The unmistakable riff from AC/DC's "Back in Black" blares from the dark room in the San Francisco Museum of Modern Art that houses Douglas Gordon's exhibition Pretty Much Every Film and Video Work from About 1992 until Now. It's coming from Gordon's cell phone, in the pocket of his trench coat, which he's wearing over a leather jacket.
Gordon is a man of many layers, though as its title plainly states, Pretty Much collects his visions to date, a number of them appropriated, into a single room. There one can spend a minute or a day pondering light and dark manifestations of selfhood, taking the long view, in which the TVs buzz like sinister leftovers at an abandoned appliance store (or lights in the eye sockets of a huge skull), or opting for an extreme close-up on a piece such as 1999's through a looking glass, in which Travis Bickle's famous dialogue with his mirror image in Taxi Driver is endlessly fractured and reunited.
After we've stepped outside the exhibition, Gordon chooses to focus on the relationship between 1998's Blue (which brings new meaning to the phrase finger-fucking) and the stretch of his famous 24 Hour Psycho in which Norman Bates notices a fly on his hand. He'd just noticed it while leaving Pretty Much's "moving encyclopedia" of his works and decides it's time to "fabricate a relationship" between the two images. I show my recently scarred left hand to Gordon to trigger some image association, since disembodied hands star in a number of his video works, as well as in Feature Film, his 1999 portrait of James Conlon conducting Bernard Hermann's score for Vertigo. Ordering Red Hook at noon, he shares a story about a bone-splintering skateboard wipeout.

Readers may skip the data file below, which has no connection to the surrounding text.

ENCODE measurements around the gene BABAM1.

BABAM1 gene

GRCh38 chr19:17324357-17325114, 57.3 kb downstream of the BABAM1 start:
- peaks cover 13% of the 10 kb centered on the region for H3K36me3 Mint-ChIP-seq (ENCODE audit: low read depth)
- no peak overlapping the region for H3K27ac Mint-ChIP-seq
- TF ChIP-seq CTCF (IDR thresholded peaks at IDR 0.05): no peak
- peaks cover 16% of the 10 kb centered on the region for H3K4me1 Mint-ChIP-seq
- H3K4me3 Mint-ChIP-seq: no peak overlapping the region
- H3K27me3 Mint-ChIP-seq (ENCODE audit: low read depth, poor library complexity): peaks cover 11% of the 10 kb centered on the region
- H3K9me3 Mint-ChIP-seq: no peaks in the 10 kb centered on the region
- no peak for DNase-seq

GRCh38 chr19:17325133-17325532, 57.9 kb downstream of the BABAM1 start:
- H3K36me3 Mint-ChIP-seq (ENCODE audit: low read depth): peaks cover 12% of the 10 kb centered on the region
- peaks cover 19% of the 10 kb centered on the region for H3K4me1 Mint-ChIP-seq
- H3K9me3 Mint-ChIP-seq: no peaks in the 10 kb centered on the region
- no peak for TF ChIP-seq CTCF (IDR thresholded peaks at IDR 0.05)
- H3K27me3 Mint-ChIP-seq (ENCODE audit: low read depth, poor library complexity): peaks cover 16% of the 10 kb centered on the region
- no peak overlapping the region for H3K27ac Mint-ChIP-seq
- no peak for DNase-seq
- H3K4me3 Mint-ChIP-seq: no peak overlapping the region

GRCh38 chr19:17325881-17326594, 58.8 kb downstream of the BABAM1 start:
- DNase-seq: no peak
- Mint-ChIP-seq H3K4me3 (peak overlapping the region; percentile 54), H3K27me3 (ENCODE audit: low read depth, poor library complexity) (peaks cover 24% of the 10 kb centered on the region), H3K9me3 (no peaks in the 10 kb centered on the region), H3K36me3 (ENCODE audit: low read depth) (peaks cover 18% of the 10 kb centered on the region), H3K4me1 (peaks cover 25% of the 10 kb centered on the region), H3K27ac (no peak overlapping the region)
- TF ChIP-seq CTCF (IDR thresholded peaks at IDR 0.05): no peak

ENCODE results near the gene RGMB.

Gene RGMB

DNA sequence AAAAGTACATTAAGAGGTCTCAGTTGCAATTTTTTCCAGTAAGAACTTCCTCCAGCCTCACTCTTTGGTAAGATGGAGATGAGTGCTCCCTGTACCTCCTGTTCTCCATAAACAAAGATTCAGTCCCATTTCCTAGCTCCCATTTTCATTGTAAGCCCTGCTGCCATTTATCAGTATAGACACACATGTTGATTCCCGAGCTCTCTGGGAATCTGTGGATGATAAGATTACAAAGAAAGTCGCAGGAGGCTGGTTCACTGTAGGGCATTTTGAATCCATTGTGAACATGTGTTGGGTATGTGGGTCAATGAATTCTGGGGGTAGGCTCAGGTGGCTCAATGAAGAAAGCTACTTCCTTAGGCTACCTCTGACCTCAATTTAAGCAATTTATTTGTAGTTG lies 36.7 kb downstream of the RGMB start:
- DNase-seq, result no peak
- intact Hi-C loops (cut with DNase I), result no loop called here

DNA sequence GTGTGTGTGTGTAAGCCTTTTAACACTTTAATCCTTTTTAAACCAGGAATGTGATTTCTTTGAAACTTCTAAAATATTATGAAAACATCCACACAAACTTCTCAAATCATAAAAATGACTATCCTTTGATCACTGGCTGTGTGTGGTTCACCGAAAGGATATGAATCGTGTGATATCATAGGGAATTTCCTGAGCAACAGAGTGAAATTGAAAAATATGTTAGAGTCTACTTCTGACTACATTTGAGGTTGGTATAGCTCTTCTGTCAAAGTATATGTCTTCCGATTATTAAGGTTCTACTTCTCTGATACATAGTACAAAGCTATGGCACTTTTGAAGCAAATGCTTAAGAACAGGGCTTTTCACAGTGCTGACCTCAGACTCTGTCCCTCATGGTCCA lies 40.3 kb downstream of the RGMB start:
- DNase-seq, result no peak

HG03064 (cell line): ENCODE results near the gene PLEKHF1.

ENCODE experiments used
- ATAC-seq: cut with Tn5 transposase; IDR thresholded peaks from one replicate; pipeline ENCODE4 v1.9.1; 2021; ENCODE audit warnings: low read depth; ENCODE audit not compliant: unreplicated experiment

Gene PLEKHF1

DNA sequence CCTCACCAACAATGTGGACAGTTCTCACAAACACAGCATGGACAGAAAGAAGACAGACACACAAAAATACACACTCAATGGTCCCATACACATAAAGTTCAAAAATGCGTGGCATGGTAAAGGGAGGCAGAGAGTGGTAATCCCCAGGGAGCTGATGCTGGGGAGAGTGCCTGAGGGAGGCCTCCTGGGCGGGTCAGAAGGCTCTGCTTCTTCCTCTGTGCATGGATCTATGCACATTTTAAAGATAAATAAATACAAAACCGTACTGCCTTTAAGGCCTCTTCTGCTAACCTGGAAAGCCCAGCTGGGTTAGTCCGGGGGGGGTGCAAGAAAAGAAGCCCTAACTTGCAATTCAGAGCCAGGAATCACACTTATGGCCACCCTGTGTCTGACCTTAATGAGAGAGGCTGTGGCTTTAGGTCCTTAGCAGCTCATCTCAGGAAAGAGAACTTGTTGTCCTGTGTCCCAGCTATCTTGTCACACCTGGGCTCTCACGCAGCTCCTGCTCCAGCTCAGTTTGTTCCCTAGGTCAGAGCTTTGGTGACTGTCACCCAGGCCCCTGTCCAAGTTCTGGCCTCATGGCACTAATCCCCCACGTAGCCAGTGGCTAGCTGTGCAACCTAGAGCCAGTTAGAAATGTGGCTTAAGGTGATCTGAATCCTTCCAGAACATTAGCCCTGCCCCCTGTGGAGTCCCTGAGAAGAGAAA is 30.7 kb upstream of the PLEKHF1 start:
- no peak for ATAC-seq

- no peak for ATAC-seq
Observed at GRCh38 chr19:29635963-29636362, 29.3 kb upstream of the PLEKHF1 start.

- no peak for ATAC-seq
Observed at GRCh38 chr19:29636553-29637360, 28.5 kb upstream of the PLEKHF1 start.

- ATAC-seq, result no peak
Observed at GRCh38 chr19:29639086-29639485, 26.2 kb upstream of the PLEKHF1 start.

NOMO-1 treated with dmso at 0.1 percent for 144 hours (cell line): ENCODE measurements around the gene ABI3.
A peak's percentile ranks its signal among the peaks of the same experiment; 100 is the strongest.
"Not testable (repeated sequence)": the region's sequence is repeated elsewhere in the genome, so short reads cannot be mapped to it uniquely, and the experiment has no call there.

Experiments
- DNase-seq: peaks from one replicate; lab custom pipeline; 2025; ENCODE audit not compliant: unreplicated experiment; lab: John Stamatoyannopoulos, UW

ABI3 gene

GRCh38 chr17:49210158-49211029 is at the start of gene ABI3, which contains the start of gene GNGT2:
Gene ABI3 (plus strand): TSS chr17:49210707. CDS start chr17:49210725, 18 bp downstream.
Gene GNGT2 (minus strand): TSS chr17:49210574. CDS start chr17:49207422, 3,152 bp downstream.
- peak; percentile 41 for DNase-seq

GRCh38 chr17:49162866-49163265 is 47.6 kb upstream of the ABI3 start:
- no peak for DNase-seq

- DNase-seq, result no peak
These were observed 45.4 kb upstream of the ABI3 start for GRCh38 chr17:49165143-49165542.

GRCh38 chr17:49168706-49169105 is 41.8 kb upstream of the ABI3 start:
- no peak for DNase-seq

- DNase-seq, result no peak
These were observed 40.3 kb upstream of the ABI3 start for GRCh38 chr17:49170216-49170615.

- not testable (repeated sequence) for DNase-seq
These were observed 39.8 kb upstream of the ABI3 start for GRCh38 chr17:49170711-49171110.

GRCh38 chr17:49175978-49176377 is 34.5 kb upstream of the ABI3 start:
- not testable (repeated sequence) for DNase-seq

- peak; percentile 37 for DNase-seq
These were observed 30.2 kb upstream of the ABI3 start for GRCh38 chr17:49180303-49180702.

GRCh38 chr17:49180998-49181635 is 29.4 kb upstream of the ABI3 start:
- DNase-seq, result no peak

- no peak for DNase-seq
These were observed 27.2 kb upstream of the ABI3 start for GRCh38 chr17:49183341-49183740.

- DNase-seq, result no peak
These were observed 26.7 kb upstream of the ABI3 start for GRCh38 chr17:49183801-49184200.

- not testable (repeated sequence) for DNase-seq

Other visual triggers shed a few more sparks. I pull out an old hardcover copy of Otto Preminger's autobiography Preminger (Doubleday, 1977) because Gordon's 1999 piece Left is right and right is wrong and left is wrong and right is right is built from Whirlpool, Preminger's 1949 echo of 1944's classic Laura. Surprisingly (or perhaps not so), the book and its superb Saul Bass cover design trigger Gordon to talk, in a roundabout way, about directors other than Preminger.
"When I got off the plane, I got a message that Gus Van Sant has been trying to reach me," he says. "I met [Van Sant] once before. He'd just released [his 1998 remake of] Psycho and I had just finished editing Left is right, so I'd been stuck in a strobe environment for two weeks. The last day I'd finished editing it, I took my girlfriend to see Psycho. Because I'd just been bombarded by thousands of strobed images, I couldn't handle it. I fainted at least three times. When I met him, he asked what I thought, and I said, 'I really enjoyed it.' I was lying through my teeth! So I have a confession to make to him."
I pull out one last visual trigger, an old snapshot a friend took of My Bloody Valentine's Bilinda J. Butcher. "That's the same guitar as mine I just bought a Fender Mustang!" Gordon enthuses, noting that the group is re-forming. My Bloody Valentine's re-formation arrives a few years after the group's Kevin Shields worked as the noise consultant for Zidane: a 21st Century Portrait, Gordon and Philippe Parreno's masterful portrait of the soccer legend. Zidane's upcoming one-week run at the Yerba Buena Center for the Arts will allow people to see just how crucial Shields's contribution which makes crowd noise into something truly hallucinatory is to a masterpiece of modern cinema.
"Our generation experienced film in bed, mediated through TV," Gordon says. "That's a huge difference from deconstructing it mechanically in a film academy or art school.
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